This is a damning verdict for those that call for withdrawal of the EU. Asking to relegate the UK to such an associate membership status is catastrophic and it does an enormous disservice to Britain, limits its influence on the international stage and undermines its ability to form the decisions that have an impact on its economic wellbeing.

The case of Switzerland is no different. It has to abide by the rules that govern the Single Market if it wants its companies to trade within it but it has no representation in the institutions, the EU Council and the European Parliament, which make those rules. Perhaps this is a satisfactory situation for a country with 2% of the EU population that might have compromised with the fact that its ability to influence the things that affect it is limited.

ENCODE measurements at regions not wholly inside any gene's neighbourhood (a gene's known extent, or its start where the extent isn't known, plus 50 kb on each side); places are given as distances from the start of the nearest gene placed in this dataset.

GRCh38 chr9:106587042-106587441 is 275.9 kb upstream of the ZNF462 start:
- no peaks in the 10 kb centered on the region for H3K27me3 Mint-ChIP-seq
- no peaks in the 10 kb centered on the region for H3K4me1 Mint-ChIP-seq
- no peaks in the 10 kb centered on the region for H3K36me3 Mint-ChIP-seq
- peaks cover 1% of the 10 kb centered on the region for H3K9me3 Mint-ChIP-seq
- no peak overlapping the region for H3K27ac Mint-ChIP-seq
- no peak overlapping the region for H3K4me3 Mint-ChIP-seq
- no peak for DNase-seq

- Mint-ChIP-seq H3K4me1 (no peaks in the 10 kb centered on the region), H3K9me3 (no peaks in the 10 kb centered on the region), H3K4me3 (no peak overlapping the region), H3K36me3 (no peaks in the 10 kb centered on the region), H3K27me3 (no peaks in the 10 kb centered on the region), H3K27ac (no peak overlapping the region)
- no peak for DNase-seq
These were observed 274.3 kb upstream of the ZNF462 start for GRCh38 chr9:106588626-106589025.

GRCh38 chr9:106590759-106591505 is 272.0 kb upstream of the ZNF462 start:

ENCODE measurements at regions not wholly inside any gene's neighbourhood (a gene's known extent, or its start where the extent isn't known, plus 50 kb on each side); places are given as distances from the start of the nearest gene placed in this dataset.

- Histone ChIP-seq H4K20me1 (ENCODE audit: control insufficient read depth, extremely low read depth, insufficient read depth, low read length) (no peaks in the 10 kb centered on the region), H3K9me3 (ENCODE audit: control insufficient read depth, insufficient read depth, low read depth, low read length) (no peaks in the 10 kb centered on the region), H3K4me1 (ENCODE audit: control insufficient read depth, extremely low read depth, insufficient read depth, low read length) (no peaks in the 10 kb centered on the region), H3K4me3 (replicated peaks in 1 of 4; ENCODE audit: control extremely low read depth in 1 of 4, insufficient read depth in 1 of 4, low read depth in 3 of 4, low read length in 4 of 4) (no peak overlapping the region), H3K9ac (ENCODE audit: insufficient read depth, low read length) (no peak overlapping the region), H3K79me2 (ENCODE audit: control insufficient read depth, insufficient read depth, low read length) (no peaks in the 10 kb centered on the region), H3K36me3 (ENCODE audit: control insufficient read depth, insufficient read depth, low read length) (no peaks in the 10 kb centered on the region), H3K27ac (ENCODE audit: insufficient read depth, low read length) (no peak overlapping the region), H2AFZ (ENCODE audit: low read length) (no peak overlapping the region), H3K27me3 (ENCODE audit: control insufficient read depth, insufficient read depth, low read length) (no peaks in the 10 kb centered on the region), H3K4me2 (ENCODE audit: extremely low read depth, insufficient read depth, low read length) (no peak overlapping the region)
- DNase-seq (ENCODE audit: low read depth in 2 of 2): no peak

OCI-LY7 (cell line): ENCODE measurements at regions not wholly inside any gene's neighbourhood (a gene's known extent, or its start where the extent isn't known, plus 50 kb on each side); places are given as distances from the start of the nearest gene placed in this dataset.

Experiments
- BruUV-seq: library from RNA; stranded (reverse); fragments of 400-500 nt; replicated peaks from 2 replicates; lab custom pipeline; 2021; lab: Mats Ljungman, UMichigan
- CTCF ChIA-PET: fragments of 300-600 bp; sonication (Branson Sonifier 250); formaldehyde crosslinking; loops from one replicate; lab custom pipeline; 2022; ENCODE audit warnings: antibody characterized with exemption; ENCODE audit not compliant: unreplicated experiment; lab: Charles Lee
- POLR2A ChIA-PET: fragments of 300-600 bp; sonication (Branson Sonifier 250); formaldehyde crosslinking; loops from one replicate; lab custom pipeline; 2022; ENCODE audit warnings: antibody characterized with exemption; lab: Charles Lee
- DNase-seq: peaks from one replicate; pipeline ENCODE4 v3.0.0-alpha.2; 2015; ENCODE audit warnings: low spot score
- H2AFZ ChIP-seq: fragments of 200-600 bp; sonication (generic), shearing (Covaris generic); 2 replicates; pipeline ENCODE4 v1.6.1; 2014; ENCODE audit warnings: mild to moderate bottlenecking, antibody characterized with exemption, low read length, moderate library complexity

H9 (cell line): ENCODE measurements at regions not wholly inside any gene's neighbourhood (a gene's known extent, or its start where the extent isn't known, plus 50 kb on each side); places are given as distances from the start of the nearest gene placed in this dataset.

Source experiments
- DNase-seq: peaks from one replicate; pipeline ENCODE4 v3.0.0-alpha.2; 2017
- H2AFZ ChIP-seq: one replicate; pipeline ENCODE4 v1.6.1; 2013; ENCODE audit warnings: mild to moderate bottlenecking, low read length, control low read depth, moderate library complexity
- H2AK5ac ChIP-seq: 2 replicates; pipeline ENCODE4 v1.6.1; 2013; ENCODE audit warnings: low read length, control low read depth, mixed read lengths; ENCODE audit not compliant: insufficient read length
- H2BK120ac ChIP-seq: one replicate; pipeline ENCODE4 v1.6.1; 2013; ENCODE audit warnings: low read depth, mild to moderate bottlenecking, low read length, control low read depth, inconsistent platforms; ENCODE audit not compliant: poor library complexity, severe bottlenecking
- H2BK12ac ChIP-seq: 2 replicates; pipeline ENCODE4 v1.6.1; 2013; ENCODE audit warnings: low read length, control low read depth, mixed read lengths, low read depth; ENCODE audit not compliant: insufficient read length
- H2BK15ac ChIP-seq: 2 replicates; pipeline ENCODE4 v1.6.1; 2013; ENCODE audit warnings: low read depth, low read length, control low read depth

But Britain is one of the largest EU member states, smaller only to Germany and Poland, and of similar size to France. It has considerable influence over EU policies that affect it. Its views, when argued with confidence and convincing arguments, are respected and listened to. Very rarely has Britain lost a vote on matters governed by qualified majority voting, it is always consulted by the European Commission when it comes, for example, to rule-making in financial services and it has repeatedly and successfully argued its case before the European Court of Justice, which has ruled in its favour in cases that have to do with single market issues and liberalisation of trade.

Leaving the EU would mean removing ourselves from where decisions are made. Britain’s place is not outside the room, with its face pressed against the window, watching others take decisions that affect us, without us. Britain’s place is at the heart of the decision-making structures that govern one of the biggest economies of the world.